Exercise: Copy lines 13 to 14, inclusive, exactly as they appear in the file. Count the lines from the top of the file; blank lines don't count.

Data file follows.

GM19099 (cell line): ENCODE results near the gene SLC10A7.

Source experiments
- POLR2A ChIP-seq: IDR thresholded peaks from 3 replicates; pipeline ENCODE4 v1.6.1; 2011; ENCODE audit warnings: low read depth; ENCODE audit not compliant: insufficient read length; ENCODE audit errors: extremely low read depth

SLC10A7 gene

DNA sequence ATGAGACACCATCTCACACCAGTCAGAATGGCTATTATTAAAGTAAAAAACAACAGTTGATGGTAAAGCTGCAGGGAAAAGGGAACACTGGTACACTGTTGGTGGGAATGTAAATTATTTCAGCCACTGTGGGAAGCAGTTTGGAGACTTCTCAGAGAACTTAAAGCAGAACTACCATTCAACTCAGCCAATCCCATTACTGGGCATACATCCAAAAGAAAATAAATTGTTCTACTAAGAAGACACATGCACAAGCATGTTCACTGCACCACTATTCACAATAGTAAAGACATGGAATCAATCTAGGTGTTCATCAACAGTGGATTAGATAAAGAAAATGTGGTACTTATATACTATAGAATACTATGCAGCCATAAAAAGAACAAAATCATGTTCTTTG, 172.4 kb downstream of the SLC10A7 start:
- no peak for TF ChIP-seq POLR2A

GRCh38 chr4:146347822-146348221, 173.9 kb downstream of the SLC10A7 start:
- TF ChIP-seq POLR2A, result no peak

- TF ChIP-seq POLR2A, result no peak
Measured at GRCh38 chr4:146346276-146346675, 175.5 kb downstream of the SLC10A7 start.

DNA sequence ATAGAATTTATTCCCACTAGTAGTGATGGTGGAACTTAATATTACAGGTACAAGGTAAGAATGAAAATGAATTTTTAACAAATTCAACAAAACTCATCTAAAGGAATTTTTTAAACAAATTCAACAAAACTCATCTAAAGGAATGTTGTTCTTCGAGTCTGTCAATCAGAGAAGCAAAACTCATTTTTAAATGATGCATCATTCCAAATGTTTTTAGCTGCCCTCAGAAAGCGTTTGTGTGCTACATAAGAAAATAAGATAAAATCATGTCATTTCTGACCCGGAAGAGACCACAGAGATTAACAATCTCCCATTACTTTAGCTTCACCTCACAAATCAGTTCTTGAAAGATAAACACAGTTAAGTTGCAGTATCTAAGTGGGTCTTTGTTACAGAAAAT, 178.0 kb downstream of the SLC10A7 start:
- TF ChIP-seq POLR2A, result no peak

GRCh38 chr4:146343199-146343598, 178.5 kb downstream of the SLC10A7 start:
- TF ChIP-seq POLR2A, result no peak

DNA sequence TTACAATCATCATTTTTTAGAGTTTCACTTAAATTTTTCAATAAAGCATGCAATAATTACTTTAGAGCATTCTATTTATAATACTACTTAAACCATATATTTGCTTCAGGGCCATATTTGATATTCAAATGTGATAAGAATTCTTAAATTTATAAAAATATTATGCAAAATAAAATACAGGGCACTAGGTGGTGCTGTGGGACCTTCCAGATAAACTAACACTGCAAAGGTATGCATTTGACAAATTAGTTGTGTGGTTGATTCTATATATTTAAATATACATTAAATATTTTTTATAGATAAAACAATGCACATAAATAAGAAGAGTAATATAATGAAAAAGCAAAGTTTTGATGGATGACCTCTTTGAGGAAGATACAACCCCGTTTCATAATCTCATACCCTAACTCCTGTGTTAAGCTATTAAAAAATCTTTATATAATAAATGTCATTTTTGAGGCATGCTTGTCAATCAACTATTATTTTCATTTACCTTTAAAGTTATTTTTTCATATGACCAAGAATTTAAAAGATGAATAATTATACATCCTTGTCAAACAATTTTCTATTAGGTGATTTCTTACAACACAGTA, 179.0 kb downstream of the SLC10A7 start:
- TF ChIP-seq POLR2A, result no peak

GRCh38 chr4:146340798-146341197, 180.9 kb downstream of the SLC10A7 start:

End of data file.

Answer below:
GRCh38 chr4:146343199-146343598, 178.5 kb downstream of the SLC10A7 start:
- TF ChIP-seq POLR2A, result no peak